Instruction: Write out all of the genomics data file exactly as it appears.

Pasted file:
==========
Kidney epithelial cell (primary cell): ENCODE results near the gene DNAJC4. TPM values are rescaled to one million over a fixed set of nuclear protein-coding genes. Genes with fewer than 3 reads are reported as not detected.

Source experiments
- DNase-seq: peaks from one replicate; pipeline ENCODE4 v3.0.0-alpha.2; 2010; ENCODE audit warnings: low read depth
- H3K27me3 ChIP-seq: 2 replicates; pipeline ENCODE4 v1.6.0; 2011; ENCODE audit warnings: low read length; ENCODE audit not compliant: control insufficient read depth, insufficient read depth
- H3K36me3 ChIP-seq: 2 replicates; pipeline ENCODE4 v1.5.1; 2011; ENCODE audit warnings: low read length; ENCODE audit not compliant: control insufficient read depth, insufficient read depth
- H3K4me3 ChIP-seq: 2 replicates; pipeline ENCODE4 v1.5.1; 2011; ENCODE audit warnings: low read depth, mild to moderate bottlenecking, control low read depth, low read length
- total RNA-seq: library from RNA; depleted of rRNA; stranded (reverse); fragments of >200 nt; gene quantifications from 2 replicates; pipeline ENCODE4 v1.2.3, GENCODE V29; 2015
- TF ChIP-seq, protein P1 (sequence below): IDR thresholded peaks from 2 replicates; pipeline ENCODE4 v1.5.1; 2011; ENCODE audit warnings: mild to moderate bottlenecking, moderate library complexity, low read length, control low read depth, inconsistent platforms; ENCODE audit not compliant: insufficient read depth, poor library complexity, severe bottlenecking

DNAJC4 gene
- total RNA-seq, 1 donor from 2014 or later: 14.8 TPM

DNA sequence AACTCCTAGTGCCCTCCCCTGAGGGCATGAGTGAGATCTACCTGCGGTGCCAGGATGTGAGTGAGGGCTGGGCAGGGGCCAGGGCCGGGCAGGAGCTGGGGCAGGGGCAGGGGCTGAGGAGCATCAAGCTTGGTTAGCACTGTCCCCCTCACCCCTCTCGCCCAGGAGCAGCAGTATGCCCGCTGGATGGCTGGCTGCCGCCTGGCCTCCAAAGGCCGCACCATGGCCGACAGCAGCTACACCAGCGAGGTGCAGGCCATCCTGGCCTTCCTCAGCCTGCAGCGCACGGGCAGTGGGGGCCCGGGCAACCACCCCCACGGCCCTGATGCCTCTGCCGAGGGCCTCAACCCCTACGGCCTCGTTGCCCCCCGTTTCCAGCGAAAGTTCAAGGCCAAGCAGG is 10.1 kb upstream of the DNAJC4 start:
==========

Kidney epithelial cell (primary cell): ENCODE results near the gene DNAJC4. TPM values are rescaled to one million over a fixed set of nuclear protein-coding genes. Genes with fewer than 3 reads are reported as not detected.

Source experiments
- DNase-seq: peaks from one replicate; pipeline ENCODE4 v3.0.0-alpha.2; 2010; ENCODE audit warnings: low read depth
- H3K27me3 ChIP-seq: 2 replicates; pipeline ENCODE4 v1.6.0; 2011; ENCODE audit warnings: low read length; ENCODE audit not compliant: control insufficient read depth, insufficient read depth
- H3K36me3 ChIP-seq: 2 replicates; pipeline ENCODE4 v1.5.1; 2011; ENCODE audit warnings: low read length; ENCODE audit not compliant: control insufficient read depth, insufficient read depth
- H3K4me3 ChIP-seq: 2 replicates; pipeline ENCODE4 v1.5.1; 2011; ENCODE audit warnings: low read depth, mild to moderate bottlenecking, control low read depth, low read length
- total RNA-seq: library from RNA; depleted of rRNA; stranded (reverse); fragments of >200 nt; gene quantifications from 2 replicates; pipeline ENCODE4 v1.2.3, GENCODE V29; 2015
- TF ChIP-seq, protein P1 (sequence below): IDR thresholded peaks from 2 replicates; pipeline ENCODE4 v1.5.1; 2011; ENCODE audit warnings: mild to moderate bottlenecking, moderate library complexity, low read length, control low read depth, inconsistent platforms; ENCODE audit not compliant: insufficient read depth, poor library complexity, severe bottlenecking

DNAJC4 gene
- total RNA-seq, 1 donor from 2014 or later: 14.8 TPM

DNA sequence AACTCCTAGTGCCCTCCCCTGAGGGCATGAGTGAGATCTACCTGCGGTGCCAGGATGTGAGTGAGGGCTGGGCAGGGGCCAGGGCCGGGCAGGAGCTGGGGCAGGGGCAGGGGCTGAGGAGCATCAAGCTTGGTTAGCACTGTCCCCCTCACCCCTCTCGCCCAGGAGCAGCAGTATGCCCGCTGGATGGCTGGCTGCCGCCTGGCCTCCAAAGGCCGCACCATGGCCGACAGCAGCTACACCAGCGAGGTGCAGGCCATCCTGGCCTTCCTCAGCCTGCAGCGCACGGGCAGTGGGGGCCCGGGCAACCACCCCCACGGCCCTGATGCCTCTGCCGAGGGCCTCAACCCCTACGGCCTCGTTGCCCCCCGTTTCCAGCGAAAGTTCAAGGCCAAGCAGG is 10.1 kb upstream of the DNAJC4 start: